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What do you think of an underlying regional ability for civs?

Discussion in 'Civ - Ideas & Suggestions' started by TahamiTsunami, Jan 21, 2020.

  1. TahamiTsunami

    TahamiTsunami Prince

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    Civs currently already have an ability tied to themselves and another one to their leaders but, since I've been looking at some discussions about how nomadic tribes could be done, I've been thinking about how some civs could share a regional ability.

    For example, there could be a Eurasian Steppe Nomads ability that the Mongolians and Scythians could share (any Great Plains natives civs could have a similar ability) that would could highlight relatively mobile cities, more cavalry units, etc.

    Some of the other regions that I can somewhat easily think of abilities for if there can multiple civs from those regions are Saharan bonuses to getting food and faith from desert tiles, Polynesian bonuses to early naval abilities, Andean bonuses from mountains, PNW bonuses to camps and fishing, and Mesopotamian bonuses to building near rivers. I'm having a harder time thinking of what a shared regional ability would be for say a Western Europe or East Asian regions and would like to hear other suggestions or if you even think this would be a good idea in general.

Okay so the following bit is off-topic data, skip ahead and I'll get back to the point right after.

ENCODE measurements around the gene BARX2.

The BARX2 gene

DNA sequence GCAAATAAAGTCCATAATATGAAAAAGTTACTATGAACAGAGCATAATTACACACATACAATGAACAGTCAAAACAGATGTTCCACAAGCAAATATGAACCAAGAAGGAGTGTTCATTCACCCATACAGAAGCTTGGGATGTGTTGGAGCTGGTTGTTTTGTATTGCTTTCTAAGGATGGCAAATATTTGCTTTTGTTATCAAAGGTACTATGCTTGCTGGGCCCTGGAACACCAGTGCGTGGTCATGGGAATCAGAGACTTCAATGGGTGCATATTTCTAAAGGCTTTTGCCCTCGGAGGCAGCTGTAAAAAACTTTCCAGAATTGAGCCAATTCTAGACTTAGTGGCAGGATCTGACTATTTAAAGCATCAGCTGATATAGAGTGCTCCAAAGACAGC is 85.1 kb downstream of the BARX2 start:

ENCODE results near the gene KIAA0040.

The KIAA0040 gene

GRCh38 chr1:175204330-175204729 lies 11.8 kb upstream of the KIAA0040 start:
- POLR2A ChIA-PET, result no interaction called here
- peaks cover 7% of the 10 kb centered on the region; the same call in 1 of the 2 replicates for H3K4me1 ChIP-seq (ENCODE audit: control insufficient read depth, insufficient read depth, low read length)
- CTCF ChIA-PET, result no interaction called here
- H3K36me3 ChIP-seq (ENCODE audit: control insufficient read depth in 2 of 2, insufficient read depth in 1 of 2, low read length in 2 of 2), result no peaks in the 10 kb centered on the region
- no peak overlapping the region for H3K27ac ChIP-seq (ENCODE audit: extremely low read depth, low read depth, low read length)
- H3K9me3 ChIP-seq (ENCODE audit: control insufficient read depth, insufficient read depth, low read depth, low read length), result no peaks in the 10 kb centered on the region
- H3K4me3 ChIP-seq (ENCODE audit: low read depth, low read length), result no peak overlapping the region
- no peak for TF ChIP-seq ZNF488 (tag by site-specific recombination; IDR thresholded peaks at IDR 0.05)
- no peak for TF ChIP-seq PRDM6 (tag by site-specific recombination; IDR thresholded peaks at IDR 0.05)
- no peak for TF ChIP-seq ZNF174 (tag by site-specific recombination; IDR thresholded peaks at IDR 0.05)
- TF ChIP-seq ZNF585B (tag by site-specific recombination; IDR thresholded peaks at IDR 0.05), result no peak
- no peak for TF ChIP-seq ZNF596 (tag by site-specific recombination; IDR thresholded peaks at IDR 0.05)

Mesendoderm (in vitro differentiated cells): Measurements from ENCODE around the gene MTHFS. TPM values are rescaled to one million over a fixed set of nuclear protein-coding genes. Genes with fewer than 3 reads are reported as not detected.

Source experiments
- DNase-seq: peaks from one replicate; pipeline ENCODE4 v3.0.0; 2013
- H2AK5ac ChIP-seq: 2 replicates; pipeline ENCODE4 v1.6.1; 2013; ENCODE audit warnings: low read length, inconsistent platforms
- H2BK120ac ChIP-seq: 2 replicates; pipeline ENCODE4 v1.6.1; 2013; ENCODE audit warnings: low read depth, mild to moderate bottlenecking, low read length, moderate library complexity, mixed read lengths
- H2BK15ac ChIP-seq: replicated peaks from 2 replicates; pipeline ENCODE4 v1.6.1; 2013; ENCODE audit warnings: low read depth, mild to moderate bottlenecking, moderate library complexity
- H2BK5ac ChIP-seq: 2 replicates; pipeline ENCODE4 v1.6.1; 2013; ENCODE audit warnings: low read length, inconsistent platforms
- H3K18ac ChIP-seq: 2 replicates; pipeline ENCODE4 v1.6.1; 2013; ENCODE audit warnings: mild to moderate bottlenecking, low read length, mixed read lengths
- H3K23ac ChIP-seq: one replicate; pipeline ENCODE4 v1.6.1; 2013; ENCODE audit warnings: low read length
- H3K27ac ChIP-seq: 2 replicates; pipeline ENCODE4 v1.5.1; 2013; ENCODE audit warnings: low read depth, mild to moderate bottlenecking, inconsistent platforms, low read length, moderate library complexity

2. The googles do nothing

    The googles do nothing Prince

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    Pantheons are like this in the sense that many of them relate to terrain. There was a thread a while back where Boris suggested that Pantheons should based on your actions - If your the first to build a Holy Site on a river you get the river goddess pantheon.
     
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  3. mdl5000

    mdl5000 Warlord